He hopes that the technology will be available to doctors within the next two years.
"We're not intending this to be a replacement for clinical experts, rather, it can very cheaply help identify people who might be at high risk of having the disease and for those with the disease, it can augment treatment decisions by providing data about how symptoms are changing in-between check-ups with the neurologist," he said.
There could also be a role for the technology in clinical trials.
"The technology makes it easy for people to report their progress whilst on a new drug, for example," he added.
"If you can catch the disease early it will make a huge difference to care costs. It could become a key technology in reducing the burden of care on the NHS."

Wednesday, 6 June 2012

CT scans on children 'could triple brain cancer risk'

The study looked at the records of nearly 180,000 young patients

Multiple CT scans in childhood can triple the risk of developing brain cancer or leukaemia, a study suggests.
The Newcastle University-led team examined the NHS medical records of almost 180,000 young patients.
But writing in The Lancet the authors emphasised that the benefits of the scans usually outweighed the risks.
They said the study underlined the fact the scans should only be used when necessary and that ways of cutting their radiation should be pursued.
During a CT (computerised tomography) scan, an X-ray tube rotates around the patient's body to produce detailed images of internal organs and other parts of the body.
In the first long-term study of its kind, the researchers looked at the records of patients aged under 21 who had CT scans at a range of British hospitals between 1985 and 2002.
Because radiation-related cancer takes time to develop, they examined data on cancer cases and mortality up until 2009.
Brain cancer and leukaemia are rare diseases.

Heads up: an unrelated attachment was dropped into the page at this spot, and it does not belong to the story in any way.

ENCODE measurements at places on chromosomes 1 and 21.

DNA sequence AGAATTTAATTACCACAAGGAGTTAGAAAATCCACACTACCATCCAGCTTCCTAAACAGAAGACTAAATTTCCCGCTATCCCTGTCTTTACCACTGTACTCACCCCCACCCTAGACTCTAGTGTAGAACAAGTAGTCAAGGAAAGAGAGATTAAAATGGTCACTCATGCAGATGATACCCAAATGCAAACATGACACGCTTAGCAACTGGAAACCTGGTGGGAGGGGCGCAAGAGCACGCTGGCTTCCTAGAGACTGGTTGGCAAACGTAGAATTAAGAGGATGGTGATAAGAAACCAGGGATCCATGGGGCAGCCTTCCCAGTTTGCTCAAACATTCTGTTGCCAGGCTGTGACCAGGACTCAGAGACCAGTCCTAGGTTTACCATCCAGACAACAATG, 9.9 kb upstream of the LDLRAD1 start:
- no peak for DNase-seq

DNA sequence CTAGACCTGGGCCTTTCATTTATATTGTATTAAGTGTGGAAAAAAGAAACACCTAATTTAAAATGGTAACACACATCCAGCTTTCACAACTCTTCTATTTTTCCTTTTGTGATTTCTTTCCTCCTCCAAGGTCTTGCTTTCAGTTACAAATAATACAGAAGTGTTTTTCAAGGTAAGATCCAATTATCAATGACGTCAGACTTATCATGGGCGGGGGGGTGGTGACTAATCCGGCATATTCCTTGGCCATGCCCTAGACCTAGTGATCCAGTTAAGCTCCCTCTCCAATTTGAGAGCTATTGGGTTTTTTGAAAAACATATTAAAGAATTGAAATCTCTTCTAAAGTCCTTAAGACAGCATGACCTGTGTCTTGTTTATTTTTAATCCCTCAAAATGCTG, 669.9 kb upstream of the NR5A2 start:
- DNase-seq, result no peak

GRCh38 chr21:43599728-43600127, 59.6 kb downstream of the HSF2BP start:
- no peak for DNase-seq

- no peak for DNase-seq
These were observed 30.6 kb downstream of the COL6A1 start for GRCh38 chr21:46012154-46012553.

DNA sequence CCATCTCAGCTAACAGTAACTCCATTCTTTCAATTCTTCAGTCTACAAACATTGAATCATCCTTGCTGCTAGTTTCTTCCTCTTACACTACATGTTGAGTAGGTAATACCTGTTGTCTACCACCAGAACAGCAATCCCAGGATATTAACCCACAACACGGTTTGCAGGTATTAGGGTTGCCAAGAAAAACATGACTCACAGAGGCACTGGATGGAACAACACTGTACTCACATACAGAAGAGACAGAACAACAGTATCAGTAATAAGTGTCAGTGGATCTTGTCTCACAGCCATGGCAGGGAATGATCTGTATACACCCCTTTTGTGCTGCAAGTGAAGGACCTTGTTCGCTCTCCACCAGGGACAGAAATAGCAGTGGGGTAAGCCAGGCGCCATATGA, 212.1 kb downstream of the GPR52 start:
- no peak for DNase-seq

'Significant increases'
The study estimated that the increased risk translated into one extra case of leukaemia and one extra brain tumour among 10,000 CT head scans of children aged under ten.
Dr Mark Pearce, an epidemiologist from Newcastle University who led the study, said: "We found significant increases in the risk of leukaemia and brain tumours, following CT in childhood and young adulthood.
"The immediate benefits of CT outweigh the risks in many settings.
"Doses have come down dramatically over time - but we need to do more to reduce them. This should be a priority for the clinical community and manufacturers."
CT scans are useful for children because anaesthesia and sedation are not required.
This type of check is often ordered after serious accidents, to look for internal injuries, and for finding out more about possible lung disease.
Regulations on their use in the UK mean CT scans should only be done when clinically justified - and the researchers said their study underlined that point.
Professor Sir Alan Craft, a co-author and leading expert in child health, said: "The important thing is that parents can be reassured that if a doctor in the UK suggests a child should have a CT scan, the radiation and cancer risks will have been taken into account.
"There's a much greater risk of not doing a CT scan when it's suggested.
"This study will push us to be even more circumspect about using it. We have much stricter rules here about using CT than in the United States, for example."
Dr Hilary Cass, the president of the Royal College of Paediatrics and Child Health, said: "We have to take very seriously the link between repeated CT scans and increased risk of these cancers amongst children and young people.
"But with both tumours rare, the absolute risk remains low."
A Department of Health spokesman said: "The UK uses lower levels of radiation in CT scans than other countries.
"We also have clear regulations to ensure a CT scan is only carried out when clinically justified."